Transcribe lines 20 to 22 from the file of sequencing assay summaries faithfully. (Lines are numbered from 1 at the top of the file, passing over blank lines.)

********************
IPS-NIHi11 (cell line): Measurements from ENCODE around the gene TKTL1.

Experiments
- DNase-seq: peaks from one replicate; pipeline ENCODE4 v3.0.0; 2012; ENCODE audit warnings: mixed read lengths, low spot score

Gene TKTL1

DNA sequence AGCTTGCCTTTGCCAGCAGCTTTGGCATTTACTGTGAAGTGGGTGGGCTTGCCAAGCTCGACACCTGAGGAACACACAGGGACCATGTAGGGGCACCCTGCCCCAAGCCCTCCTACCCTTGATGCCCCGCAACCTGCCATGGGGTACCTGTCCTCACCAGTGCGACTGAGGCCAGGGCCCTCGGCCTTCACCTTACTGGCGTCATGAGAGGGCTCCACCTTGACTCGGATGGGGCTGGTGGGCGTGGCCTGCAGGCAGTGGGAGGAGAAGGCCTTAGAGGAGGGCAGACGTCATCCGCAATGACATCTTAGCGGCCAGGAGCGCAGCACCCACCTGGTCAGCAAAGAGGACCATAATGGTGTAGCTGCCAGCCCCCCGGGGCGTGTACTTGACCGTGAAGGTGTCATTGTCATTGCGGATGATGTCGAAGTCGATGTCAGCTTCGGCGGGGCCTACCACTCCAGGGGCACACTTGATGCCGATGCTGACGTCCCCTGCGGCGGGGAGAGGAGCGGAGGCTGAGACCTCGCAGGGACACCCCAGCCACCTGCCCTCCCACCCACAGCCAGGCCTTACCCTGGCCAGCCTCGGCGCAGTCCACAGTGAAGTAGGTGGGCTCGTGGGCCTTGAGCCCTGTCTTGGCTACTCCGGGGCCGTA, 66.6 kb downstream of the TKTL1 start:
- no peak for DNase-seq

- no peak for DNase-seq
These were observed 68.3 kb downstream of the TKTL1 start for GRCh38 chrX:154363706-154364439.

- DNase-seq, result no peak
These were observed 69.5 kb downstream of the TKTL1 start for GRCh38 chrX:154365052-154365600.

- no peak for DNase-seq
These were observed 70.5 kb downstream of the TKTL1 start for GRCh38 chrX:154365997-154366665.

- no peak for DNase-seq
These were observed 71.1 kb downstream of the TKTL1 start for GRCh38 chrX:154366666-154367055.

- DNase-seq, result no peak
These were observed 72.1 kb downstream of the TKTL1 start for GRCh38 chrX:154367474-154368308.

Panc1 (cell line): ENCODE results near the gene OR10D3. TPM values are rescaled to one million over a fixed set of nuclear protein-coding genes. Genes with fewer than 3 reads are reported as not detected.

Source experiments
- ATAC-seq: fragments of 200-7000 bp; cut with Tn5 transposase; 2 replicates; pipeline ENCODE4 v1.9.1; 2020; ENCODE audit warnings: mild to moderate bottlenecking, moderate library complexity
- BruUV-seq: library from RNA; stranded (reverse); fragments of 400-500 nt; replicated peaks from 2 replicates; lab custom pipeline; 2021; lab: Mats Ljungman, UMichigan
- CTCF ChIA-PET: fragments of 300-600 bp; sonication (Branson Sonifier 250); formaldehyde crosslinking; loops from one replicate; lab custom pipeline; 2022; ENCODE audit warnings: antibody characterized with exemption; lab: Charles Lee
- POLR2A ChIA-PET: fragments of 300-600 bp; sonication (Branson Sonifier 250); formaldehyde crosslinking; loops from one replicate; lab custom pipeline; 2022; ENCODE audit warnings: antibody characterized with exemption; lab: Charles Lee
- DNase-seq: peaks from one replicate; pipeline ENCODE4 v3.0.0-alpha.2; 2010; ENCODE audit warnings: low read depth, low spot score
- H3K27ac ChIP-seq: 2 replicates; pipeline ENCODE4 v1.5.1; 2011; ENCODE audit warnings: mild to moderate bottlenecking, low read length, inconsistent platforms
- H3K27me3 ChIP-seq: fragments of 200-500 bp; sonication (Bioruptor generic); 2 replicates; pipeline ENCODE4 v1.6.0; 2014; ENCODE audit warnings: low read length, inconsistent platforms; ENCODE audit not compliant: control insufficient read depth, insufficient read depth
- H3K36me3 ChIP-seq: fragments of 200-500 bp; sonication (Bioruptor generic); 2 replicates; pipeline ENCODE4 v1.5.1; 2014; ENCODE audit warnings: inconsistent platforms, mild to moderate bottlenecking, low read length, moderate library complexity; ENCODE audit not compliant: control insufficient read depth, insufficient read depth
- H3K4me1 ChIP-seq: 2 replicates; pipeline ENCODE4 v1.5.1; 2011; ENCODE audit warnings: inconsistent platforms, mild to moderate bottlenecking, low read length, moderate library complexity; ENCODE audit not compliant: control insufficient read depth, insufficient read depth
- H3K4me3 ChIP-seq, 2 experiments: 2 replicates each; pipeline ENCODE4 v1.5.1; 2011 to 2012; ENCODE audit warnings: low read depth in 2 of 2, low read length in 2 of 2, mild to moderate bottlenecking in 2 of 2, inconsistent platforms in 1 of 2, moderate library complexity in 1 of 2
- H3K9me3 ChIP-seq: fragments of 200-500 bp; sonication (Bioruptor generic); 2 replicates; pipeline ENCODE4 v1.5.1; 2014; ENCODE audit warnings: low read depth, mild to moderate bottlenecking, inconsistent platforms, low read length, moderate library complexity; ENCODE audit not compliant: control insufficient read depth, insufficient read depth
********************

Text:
- BruUV-seq: library from RNA; stranded (reverse); fragments of 400-500 nt; replicated peaks from 2 replicates; lab custom pipeline; 2021; lab: Mats Ljungman, UMichigan
- CTCF ChIA-PET: fragments of 300-600 bp; sonication (Branson Sonifier 250); formaldehyde crosslinking; loops from one replicate; lab custom pipeline; 2022; ENCODE audit warnings: antibody characterized with exemption; lab: Charles Lee
- POLR2A ChIA-PET: fragments of 300-600 bp; sonication (Branson Sonifier 250); formaldehyde crosslinking; loops from one replicate; lab custom pipeline; 2022; ENCODE audit warnings: antibody characterized with exemption; lab: Charles Lee